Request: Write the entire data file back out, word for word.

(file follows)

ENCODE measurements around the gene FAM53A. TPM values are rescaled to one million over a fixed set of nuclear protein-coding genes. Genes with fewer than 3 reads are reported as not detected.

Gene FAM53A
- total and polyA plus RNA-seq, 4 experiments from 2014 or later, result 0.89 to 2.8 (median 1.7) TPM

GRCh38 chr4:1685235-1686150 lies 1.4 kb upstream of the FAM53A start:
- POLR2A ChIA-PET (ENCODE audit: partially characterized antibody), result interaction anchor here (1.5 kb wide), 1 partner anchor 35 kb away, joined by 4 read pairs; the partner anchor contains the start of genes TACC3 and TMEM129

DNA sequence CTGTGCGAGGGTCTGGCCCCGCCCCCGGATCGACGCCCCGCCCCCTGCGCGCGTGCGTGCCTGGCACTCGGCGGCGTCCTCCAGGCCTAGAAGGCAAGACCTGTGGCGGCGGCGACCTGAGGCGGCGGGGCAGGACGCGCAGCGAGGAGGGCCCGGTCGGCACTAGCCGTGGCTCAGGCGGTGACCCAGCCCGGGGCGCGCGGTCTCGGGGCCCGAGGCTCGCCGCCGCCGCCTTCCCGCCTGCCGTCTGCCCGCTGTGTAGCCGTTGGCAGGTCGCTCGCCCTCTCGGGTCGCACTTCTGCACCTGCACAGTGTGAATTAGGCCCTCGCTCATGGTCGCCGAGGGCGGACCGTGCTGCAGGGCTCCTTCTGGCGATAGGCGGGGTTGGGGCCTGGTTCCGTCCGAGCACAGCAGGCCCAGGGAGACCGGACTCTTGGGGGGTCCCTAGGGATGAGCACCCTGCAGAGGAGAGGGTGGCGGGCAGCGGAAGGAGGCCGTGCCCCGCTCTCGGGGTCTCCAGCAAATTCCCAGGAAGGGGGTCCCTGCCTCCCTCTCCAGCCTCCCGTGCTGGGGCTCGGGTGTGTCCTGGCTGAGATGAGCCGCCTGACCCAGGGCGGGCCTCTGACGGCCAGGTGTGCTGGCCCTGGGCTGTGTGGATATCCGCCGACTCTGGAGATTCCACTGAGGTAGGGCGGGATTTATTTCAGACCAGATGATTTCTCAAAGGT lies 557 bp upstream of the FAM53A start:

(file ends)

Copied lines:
ENCODE measurements around the gene FAM53A. TPM values are rescaled to one million over a fixed set of nuclear protein-coding genes. Genes with fewer than 3 reads are reported as not detected.

Gene FAM53A
- total and polyA plus RNA-seq, 4 experiments from 2014 or later, result 0.89 to 2.8 (median 1.7) TPM

GRCh38 chr4:1685235-1686150 lies 1.4 kb upstream of the FAM53A start:
- POLR2A ChIA-PET (ENCODE audit: partially characterized antibody), result interaction anchor here (1.5 kb wide), 1 partner anchor 35 kb away, joined by 4 read pairs; the partner anchor contains the start of genes TACC3 and TMEM129

DNA sequence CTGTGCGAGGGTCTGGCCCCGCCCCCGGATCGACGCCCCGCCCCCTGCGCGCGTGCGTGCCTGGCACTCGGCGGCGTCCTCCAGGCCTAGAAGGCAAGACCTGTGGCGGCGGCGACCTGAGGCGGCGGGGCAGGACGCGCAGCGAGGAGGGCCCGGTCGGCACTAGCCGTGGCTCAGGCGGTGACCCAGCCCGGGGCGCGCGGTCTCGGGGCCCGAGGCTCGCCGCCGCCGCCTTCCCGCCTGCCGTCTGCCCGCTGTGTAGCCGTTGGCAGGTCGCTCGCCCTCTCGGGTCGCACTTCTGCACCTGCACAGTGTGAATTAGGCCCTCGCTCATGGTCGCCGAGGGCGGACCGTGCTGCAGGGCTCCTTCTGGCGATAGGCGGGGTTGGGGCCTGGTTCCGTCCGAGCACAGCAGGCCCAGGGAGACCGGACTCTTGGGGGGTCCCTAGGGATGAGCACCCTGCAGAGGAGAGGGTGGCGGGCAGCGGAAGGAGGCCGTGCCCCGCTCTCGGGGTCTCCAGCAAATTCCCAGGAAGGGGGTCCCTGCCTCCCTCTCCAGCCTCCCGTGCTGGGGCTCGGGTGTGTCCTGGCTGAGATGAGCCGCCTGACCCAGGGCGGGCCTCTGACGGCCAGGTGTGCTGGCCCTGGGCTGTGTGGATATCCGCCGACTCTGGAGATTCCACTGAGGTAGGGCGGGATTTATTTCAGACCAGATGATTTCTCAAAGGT lies 557 bp upstream of the FAM53A start: